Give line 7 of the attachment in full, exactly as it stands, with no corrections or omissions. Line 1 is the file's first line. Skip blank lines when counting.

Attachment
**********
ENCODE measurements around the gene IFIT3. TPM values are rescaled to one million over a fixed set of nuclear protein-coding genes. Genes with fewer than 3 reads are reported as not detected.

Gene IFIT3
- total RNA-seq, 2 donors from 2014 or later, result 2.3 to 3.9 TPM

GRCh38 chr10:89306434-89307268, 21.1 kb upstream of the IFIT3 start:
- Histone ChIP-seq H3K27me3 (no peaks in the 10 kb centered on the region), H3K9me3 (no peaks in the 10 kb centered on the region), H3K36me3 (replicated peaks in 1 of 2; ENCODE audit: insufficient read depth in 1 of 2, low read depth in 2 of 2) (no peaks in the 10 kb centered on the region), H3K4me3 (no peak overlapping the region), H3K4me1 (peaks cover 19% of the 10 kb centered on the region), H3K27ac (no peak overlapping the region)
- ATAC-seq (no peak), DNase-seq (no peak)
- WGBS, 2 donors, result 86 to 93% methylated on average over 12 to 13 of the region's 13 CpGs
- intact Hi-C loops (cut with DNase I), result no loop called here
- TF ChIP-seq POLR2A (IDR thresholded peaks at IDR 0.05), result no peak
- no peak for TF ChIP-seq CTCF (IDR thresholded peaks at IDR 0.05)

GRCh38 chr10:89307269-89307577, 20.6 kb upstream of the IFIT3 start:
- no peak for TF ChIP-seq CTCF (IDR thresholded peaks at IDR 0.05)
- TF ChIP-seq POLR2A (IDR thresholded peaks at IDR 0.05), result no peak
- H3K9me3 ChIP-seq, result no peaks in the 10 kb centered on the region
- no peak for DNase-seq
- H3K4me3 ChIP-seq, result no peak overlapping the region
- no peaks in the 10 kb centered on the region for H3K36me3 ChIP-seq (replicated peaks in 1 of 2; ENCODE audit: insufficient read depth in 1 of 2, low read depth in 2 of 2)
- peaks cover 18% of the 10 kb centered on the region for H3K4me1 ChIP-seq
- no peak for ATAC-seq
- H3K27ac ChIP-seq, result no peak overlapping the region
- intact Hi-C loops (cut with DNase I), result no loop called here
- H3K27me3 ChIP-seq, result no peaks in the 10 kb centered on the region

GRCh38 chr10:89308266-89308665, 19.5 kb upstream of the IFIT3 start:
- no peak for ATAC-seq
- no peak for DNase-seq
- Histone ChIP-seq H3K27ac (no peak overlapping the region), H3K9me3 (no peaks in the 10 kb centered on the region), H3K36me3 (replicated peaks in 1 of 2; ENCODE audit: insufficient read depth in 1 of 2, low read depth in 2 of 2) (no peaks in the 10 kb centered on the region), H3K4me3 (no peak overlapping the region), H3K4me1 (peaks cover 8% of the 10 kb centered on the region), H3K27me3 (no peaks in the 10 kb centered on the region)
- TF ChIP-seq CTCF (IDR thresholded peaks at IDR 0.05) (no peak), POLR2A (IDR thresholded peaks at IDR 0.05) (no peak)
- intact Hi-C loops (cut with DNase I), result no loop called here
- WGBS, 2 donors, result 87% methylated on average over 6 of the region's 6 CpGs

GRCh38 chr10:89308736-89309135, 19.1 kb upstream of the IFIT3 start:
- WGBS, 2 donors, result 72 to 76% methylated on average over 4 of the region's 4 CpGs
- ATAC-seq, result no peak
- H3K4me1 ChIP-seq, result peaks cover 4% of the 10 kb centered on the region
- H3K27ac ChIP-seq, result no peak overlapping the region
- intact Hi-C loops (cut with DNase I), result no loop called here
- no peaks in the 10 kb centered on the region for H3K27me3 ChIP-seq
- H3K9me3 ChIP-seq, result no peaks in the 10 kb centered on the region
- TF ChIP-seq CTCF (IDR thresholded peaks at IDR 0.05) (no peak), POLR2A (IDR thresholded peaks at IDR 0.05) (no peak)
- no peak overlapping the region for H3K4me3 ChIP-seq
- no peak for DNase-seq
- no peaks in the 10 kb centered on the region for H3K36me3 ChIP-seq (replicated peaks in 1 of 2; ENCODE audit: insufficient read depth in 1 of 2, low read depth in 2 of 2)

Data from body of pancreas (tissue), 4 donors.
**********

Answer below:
- WGBS, 2 donors, result 86 to 93% methylated on average over 12 to 13 of the region's 13 CpGs